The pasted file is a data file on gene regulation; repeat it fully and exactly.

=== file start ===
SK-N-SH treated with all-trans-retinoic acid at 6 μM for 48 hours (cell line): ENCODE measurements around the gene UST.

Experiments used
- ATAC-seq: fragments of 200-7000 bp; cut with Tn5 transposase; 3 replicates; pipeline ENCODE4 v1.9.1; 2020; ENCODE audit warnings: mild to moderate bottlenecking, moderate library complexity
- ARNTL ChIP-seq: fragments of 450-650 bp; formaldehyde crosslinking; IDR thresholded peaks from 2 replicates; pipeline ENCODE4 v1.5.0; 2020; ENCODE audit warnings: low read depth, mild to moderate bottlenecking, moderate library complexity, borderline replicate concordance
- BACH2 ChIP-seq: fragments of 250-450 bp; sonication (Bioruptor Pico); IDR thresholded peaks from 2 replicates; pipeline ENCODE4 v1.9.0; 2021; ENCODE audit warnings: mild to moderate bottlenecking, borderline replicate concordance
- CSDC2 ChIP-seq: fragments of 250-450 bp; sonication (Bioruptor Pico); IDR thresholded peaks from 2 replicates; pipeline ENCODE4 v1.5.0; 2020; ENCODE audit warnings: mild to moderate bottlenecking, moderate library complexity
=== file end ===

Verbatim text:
SK-N-SH treated with all-trans-retinoic acid at 6 μM for 48 hours (cell line): ENCODE measurements around the gene UST.

Experiments used
- ATAC-seq: fragments of 200-7000 bp; cut with Tn5 transposase; 3 replicates; pipeline ENCODE4 v1.9.1; 2020; ENCODE audit warnings: mild to moderate bottlenecking, moderate library complexity
- ARNTL ChIP-seq: fragments of 450-650 bp; formaldehyde crosslinking; IDR thresholded peaks from 2 replicates; pipeline ENCODE4 v1.5.0; 2020; ENCODE audit warnings: low read depth, mild to moderate bottlenecking, moderate library complexity, borderline replicate concordance
- BACH2 ChIP-seq: fragments of 250-450 bp; sonication (Bioruptor Pico); IDR thresholded peaks from 2 replicates; pipeline ENCODE4 v1.9.0; 2021; ENCODE audit warnings: mild to moderate bottlenecking, borderline replicate concordance
- CSDC2 ChIP-seq: fragments of 250-450 bp; sonication (Bioruptor Pico); IDR thresholded peaks from 2 replicates; pipeline ENCODE4 v1.5.0; 2020; ENCODE audit warnings: mild to moderate bottlenecking, moderate library complexity